**How Much do Scoring Methods Matter for Causal Inference?**

The manner in which student outcomes are measured, scored, and analyzed often receives too little attention in randomized experiments. In this study, we aimed to explore the consequences of different scoring approaches for causal inference on test score data. We compared the performance of four methods, Classical Test Theory (CTT) sum scores, CTT mean scores, item response theory (IRT) scores, and the Explanatory Item Response Model (EIRM). In contrast to the CTT- and IRT-based approaches that score the test and estimate treatment effects in two separate steps, the EIRM is a latent variable model that allows for simultaneous estimation of student ability and the treatment effect. The EIRM has a long history in psychometric research, but applications to empirical causal inference settings are rare. Our results show that which model performs best depends on the context.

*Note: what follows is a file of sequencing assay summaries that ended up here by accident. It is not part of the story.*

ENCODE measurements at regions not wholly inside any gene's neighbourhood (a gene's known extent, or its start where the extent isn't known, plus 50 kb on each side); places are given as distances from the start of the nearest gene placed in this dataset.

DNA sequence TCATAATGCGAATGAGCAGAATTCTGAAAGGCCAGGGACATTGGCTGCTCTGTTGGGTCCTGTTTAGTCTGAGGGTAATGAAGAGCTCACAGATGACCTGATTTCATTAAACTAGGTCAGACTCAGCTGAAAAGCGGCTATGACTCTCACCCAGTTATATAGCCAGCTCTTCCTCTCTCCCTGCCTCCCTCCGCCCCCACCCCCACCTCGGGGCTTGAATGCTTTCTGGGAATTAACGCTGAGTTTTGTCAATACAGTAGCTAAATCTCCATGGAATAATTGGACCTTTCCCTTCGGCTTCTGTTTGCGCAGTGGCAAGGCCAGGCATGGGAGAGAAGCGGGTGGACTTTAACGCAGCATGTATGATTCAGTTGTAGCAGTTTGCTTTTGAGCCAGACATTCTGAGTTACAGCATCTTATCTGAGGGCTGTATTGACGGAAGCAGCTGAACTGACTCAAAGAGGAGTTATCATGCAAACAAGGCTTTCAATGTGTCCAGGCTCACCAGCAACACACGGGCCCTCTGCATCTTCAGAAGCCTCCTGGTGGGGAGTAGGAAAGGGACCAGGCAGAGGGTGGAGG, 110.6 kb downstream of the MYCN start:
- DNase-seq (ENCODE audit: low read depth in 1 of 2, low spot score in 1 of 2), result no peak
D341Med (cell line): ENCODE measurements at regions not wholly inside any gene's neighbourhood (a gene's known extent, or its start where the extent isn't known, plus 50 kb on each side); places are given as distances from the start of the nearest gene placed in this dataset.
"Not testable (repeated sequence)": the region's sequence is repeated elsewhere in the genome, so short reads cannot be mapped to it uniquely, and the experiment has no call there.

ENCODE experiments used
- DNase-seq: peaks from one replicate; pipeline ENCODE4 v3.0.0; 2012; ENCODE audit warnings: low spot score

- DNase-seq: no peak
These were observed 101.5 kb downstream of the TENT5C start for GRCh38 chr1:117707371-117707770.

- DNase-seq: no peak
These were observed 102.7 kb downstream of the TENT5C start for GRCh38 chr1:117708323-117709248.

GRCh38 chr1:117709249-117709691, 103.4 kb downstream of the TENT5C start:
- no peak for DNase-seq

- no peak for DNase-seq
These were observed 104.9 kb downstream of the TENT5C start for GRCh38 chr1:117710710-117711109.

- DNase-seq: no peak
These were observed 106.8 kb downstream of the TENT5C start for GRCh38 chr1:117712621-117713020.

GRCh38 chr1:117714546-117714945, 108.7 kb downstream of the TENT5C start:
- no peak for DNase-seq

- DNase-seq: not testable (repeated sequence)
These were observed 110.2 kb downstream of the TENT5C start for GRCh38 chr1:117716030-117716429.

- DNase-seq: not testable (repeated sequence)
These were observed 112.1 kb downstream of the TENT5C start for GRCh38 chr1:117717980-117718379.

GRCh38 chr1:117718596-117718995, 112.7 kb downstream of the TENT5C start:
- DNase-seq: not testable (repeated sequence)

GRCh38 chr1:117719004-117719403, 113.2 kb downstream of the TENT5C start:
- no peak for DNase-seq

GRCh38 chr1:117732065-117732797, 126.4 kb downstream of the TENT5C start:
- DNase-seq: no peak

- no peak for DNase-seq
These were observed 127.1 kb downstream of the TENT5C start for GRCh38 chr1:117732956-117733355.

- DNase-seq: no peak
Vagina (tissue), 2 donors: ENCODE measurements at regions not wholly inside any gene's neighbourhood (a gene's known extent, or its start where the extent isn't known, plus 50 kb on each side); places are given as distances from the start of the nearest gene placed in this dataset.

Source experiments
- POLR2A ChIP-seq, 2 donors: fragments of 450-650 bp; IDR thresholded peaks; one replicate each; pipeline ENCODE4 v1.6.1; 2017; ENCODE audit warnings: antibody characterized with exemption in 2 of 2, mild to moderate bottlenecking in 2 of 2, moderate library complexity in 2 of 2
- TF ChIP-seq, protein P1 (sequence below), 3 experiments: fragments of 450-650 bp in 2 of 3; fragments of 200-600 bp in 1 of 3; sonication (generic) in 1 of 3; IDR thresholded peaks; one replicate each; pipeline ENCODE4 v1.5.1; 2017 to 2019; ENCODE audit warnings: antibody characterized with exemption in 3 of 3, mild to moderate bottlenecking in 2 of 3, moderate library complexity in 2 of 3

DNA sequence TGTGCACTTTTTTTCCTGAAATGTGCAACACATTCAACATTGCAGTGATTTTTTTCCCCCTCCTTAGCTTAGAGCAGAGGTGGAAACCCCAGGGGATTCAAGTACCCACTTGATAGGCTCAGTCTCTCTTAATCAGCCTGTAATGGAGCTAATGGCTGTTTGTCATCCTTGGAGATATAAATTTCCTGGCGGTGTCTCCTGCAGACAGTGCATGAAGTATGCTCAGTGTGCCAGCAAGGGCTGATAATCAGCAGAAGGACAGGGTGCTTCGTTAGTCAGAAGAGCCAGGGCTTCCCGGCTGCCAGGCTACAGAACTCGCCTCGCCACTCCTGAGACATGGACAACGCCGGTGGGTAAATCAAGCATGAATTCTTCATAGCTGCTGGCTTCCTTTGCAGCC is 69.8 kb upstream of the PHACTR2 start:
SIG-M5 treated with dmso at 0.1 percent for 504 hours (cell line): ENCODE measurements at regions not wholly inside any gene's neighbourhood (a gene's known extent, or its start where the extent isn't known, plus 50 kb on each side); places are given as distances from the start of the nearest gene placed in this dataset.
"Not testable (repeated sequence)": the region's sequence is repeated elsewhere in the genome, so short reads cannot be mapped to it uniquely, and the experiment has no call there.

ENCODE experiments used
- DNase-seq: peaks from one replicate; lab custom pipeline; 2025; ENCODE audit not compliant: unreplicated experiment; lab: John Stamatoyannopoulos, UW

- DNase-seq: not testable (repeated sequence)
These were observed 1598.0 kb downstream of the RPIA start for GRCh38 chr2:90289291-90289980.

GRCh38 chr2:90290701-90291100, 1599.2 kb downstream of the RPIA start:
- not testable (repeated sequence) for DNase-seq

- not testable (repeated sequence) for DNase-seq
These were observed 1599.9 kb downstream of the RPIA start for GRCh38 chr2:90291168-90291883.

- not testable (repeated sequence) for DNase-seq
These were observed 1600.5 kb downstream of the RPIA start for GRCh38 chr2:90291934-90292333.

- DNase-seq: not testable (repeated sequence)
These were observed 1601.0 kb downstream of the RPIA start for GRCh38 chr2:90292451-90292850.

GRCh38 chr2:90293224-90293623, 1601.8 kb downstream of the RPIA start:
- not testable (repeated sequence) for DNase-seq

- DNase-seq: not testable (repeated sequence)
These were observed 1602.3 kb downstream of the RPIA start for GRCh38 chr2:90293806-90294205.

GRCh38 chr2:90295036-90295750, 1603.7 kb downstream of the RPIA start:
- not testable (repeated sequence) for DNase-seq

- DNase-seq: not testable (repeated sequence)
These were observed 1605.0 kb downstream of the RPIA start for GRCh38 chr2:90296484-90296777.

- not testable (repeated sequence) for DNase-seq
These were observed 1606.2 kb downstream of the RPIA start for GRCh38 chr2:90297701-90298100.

*How to Read this Chart*: Statistical power (y-axis) by missing item response rate (x-axis) and estimation method (color and shape) shows that the relative performance of each approach depends on the context. The EIRM and IRT-based scores are more robust to missing data and provide the most benefits to power when the latent trait is heteroskedastic. Legend: skew = latent trait is skewed, het = latent trait is heteroskedastic, mar = item responses are missing at random, sum = sum score, mean = mean score, 1PL = IRT theta score, EIRM = explanatory item response model.

**Comparative Model Performance**